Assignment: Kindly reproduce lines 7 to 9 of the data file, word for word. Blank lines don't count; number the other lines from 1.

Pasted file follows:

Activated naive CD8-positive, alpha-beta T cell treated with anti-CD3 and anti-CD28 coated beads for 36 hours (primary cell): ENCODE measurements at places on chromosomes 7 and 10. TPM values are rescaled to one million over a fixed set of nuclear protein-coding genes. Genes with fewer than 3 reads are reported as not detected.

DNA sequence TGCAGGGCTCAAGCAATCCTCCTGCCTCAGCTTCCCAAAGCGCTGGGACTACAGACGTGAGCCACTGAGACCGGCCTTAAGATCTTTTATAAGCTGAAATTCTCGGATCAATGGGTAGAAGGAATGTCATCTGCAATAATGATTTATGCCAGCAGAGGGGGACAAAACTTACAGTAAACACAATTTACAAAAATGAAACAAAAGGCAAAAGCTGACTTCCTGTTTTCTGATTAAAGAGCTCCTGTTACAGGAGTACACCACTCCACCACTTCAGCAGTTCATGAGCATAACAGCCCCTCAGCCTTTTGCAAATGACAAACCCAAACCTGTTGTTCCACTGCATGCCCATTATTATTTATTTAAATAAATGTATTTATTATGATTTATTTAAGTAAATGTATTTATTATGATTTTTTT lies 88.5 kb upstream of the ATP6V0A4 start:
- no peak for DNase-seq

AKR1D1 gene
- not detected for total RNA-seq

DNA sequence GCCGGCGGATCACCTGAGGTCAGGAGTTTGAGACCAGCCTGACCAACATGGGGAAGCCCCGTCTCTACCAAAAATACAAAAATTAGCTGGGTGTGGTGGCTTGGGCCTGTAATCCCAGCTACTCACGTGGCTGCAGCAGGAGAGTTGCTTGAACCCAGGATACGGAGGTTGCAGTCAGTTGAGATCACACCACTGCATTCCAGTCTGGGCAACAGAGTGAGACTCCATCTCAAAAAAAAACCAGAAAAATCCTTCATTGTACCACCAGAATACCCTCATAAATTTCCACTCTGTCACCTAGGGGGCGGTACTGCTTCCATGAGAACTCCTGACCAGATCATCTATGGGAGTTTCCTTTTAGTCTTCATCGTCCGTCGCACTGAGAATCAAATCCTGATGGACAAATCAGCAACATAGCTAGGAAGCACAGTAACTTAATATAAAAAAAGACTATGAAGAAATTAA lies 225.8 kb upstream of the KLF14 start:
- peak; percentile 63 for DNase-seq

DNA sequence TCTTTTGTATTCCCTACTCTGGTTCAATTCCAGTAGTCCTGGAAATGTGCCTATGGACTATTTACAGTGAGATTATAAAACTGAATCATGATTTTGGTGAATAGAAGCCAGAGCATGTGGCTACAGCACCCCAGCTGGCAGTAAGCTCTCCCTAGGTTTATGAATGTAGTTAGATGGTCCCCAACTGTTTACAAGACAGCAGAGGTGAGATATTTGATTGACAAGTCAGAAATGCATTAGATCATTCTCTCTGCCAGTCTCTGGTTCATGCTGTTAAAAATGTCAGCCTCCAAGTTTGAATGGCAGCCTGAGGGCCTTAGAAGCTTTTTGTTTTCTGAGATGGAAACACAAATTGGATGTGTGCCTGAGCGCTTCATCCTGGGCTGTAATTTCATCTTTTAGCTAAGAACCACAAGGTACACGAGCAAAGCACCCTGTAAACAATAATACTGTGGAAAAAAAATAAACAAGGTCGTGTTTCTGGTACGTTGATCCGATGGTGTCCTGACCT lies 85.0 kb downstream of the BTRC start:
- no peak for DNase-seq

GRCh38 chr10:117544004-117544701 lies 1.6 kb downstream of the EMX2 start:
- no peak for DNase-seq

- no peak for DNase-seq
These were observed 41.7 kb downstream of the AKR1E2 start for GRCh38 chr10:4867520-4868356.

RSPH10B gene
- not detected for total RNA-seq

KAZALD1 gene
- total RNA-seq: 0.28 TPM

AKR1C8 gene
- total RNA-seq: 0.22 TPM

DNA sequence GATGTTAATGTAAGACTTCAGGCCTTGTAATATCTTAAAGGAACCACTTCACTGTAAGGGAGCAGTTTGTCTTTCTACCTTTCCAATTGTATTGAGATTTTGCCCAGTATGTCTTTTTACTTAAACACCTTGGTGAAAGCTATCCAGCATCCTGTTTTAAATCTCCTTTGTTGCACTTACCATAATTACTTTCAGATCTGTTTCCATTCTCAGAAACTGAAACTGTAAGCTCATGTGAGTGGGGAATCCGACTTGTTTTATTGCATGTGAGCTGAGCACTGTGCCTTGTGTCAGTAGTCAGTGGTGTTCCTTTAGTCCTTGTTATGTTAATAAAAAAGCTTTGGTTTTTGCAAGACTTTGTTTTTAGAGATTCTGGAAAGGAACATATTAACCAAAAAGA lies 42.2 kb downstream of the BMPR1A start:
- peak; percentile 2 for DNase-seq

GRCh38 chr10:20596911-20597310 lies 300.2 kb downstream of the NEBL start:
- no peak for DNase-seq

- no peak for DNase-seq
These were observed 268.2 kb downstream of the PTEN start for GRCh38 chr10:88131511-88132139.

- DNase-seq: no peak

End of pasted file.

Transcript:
- peak; percentile 63 for DNase-seq

DNA sequence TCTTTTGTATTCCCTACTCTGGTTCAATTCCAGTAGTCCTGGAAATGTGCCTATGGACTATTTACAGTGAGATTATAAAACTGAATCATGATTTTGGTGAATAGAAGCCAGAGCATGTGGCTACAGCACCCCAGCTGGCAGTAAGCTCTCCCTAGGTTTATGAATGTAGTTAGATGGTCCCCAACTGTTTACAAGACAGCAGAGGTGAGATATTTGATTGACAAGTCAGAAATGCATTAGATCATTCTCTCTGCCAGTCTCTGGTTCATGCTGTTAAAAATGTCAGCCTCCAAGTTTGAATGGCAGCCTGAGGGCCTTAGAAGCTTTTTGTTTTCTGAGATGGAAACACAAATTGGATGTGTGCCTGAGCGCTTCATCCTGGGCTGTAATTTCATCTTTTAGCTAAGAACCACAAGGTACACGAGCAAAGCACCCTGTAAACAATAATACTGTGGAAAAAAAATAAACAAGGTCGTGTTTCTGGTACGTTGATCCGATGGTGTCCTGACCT lies 85.0 kb downstream of the BTRC start:
- no peak for DNase-seq